Sacred Heart Battersea was first built in 1875 as a temporary corrugated Iron Chapel. Fr Patrick McKenna was the first priest at Sacred Heart but left in 1883.
There were no resident priests until the Salesians arrived in 1887. They were Fr Edward McKiernan, Fr Charles Macey and Br Rossaro.
These men had been chosen by Don Bosco to begin his work for the people of Battersea.
For the first 2 years, the Salesians had no permanent home, and lodged with a Mrs Pash at 26 Trott Street, until they were able to rent out 24 Trott Street and subsequently another house on the high street, until 8 December 1889, when they acquired 62-64 Orbel Street.
Fr McKiernan was put in charge of the church however he died 12 months later. Later, Bro Rossaro left Battersea, finding the climate and conditions uncomfortable for him.
2 Italian Salesians, Fr Bonavia and Fr Rabagliati came to replace them.
However Fr Macey, as parish priest for the next the next 14 years, bore most of the responsibility for developing the life of the parish.
In this time, there was a tremendous expansion in all parts of the parish life. There were high numbers of people attending mass, pupils in primary school and the number of young men wanting to become priests.
However the biggest development was the building of the new Sacred Heart Church to replace the old iron chapel.
The foundation stone was laid on 3 August 1892 in the presence of the Bishop.
The solemn consecration took place a year later on 14 October 1893 by Cardinal Cagliero SDB.
Since then the Salesians have had quite a strong presence in Battersea with a variety of Salesian Priests serving the Parish.
Currently the Parish is served by Father Christopher Heaps SDB, Father Peter Pagac SDB and Deacon Reverend Michael Kennedy.
The Salesians were founded by St. John Bosco in the late 19th century.
In 1845, Don Bosco opened a night school for boys in Valdocco, Turin, Italy.
A second oratory opened, 2 years later in Turin-Porta Nuova and a third at Vanchiglia another 2 years later.
Initially, as Don Bosco was the director of all 3 oratories, he had to rely on some of the older and more advanced pupils to teach and monitor the others.
This lead to many of them beginning to develop vocations for the priesthood, becoming clerics whilst still continuing to assist.
In 1852, the Church of Saint Francis de Sales was completed and consecrated. It was surrounded by large schools for the students and workshops for the boy-artisans.
This also saw a group of devoted and efficient teachers emerge from the evolution.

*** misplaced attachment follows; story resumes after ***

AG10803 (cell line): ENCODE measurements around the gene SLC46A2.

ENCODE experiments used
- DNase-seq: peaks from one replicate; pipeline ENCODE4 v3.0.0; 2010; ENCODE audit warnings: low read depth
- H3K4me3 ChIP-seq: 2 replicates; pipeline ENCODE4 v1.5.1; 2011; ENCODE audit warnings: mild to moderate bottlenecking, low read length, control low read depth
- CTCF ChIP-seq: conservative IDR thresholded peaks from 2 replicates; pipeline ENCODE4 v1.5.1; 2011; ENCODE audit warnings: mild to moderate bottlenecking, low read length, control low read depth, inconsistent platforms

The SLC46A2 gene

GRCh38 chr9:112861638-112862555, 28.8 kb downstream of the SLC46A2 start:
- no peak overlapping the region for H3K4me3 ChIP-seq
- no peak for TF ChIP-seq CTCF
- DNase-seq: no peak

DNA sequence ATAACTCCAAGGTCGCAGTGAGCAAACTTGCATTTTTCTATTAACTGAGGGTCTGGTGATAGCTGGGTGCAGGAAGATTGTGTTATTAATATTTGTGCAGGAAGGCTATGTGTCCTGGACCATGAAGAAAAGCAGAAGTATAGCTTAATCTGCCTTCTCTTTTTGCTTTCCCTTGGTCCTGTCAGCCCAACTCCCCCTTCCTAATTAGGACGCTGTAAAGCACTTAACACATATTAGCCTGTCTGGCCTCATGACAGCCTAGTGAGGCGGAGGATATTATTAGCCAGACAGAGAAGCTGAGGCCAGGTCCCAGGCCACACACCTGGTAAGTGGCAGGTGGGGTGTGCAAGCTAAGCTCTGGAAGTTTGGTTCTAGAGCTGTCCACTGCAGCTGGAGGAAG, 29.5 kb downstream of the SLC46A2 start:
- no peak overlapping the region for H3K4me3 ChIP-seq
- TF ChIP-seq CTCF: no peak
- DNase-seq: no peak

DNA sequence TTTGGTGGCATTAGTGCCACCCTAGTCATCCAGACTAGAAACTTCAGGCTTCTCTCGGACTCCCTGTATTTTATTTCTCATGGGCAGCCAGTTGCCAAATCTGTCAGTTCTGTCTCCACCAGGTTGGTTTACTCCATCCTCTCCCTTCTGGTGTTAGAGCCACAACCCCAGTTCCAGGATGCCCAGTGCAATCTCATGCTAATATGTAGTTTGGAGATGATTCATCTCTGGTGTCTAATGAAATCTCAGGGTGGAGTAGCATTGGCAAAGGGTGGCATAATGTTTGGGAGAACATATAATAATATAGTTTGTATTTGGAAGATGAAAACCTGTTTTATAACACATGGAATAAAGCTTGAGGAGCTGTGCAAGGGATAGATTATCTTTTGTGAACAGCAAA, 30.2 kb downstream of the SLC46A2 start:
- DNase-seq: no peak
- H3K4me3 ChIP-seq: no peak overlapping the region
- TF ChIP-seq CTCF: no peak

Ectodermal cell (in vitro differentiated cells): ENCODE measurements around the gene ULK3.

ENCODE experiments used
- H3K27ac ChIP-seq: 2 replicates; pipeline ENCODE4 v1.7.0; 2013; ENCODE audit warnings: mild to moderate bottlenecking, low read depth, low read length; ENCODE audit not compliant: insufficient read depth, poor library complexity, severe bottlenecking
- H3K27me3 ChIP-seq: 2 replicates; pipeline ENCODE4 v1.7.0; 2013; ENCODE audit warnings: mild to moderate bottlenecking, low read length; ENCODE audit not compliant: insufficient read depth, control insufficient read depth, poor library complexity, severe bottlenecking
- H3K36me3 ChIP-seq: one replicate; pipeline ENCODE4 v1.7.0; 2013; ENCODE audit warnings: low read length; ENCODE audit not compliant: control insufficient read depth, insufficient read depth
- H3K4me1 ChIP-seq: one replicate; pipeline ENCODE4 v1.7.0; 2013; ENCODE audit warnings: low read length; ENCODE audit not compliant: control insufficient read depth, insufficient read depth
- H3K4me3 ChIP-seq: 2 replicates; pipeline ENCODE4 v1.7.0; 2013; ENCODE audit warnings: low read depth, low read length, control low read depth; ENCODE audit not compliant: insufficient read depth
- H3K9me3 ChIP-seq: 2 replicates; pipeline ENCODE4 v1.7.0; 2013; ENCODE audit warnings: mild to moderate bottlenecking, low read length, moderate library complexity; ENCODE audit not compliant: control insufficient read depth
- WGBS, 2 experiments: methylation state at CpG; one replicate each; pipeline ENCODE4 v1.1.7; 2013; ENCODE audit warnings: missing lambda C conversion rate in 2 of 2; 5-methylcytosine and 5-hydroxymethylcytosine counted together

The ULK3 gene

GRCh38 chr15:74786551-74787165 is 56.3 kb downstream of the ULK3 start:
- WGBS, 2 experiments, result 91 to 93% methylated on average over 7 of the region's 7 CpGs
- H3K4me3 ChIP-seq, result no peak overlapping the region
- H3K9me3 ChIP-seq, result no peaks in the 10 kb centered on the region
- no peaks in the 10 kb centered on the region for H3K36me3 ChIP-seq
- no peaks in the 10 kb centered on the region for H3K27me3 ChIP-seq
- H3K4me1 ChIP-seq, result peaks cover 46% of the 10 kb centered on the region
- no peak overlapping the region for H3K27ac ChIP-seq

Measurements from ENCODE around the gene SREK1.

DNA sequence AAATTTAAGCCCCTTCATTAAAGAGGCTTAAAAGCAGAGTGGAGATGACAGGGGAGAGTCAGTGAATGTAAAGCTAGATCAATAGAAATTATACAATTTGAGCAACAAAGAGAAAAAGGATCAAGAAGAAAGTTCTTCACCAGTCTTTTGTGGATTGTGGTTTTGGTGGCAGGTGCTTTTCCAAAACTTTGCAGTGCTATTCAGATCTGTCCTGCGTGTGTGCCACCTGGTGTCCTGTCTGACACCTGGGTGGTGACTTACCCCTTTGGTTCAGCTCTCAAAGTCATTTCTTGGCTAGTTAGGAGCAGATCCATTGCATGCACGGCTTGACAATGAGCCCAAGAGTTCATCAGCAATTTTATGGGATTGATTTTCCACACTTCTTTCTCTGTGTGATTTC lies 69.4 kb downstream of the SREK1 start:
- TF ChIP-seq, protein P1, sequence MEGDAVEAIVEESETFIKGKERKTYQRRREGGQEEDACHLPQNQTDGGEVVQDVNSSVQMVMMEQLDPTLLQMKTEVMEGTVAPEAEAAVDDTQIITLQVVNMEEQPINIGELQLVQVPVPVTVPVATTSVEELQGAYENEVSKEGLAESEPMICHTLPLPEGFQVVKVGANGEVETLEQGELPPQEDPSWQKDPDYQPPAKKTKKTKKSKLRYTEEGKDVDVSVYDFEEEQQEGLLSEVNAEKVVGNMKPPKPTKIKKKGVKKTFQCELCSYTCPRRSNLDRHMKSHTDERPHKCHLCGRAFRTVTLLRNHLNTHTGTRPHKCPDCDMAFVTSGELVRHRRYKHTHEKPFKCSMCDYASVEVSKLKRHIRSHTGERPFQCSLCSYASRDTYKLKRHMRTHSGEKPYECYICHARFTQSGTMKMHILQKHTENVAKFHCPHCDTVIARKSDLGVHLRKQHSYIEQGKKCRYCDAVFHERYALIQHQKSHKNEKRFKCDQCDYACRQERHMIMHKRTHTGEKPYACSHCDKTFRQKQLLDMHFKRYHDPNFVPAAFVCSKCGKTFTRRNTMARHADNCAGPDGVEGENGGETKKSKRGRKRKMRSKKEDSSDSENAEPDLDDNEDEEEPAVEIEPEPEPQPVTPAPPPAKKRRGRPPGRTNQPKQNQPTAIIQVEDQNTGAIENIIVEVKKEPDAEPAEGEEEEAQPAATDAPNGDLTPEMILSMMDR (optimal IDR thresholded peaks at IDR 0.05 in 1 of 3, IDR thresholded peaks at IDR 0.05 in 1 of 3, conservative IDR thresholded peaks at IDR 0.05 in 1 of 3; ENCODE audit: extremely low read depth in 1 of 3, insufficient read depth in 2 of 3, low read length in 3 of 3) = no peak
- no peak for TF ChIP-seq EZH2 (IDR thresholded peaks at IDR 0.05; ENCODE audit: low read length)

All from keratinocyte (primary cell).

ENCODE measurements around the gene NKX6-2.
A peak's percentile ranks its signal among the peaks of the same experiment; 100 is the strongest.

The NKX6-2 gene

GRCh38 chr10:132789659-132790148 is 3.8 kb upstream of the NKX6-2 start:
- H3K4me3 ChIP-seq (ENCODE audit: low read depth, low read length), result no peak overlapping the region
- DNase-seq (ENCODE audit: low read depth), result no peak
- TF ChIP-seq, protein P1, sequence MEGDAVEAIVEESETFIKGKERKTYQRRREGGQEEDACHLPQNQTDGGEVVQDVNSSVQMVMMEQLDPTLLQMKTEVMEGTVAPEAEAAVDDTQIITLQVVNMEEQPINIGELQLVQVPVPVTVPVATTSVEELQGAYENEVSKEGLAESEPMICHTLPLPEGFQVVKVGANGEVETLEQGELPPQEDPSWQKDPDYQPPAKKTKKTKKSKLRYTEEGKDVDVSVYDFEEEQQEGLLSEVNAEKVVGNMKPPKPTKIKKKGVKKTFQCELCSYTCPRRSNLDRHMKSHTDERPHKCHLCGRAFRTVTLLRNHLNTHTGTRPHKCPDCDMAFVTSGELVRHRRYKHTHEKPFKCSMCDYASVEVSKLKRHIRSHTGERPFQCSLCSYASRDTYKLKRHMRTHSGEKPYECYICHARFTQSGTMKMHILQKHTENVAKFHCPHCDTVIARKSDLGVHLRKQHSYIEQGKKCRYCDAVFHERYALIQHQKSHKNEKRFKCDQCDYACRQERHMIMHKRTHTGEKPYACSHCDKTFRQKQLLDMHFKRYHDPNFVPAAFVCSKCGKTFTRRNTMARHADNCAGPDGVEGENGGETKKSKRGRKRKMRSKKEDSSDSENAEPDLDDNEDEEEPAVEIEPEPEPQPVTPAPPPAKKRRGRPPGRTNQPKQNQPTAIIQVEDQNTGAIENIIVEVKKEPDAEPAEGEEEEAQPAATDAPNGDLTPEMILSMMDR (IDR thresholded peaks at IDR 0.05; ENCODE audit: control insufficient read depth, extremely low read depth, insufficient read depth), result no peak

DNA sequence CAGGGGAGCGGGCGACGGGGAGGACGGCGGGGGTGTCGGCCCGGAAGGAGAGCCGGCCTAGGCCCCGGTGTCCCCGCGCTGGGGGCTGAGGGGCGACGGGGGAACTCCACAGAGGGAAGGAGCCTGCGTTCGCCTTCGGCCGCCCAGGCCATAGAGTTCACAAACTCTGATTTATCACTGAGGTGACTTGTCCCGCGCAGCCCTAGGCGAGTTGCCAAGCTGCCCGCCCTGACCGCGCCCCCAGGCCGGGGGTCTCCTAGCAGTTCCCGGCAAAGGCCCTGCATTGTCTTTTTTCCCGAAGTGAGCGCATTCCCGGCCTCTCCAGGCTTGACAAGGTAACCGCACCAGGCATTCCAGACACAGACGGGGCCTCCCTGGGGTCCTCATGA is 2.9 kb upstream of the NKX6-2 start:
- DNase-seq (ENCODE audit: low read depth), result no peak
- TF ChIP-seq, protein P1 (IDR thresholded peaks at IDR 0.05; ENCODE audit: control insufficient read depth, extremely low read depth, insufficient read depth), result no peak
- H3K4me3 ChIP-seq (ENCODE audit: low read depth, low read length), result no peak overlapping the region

This pushed Don Bosco to consolidate and perpetuate his work to form a religious congregation, creating its first set of rules in 1857.
In 1858, Don Bosco went to Rome to seek advice and support from Pope Pius IX and in 1859 he summoned the first chapter of the congregation, and so began the Society of Saint Francis de Sales.
This then led onto the definitive approval by Pope Pius IX in 1874 and the Salesian Society became an Order of the Church.
The first Salesian House outside of Italy opened in Nice in 1875. In the same year, Salesian missionaries were sent to South America, and houses were founded in Argentina and Buenos Aires.
The “Salesian Bulletin” first appeared as the official newsletter of the congregation in 1877.
The Bulletin was created to inform the Catholic world of the good works undertaken by the institute. These days the Bulletin is printed in 8 different languages.
Between 1877 and 1887 houses were opened across Southern Europe and South America.
However on 31 January 1888, Don Bosco died at the age of 72.
Don Bosco was succeeded by Don Rua, who continued and developed the work of the Congregation with many more houses opening in France, Spain, Italy, Belgium, and Portugal as well as across South America.
In 1889 houses were established in the Holy land and in Africa.
The first mission in the USA was at San Francisco in 1898 and by 1911 houses had been founded in Mexico, Tunisia, Venezuela, Bolivia, Colombia, Paraguay, South Africa, Chile, Peru, India and China.
Over the next few decades, the Salesians expanded to Australia, Japan as well as building more houses across Europe, USA, Asia and Africa.
These days, there are 15,500 Salesians situated in 131 countries. They work to help Young people all over the world in different situations through 2000 different centres.
The Salesians are led through their work by Don Ángel Fernandez Artime who is currently the Rector Major.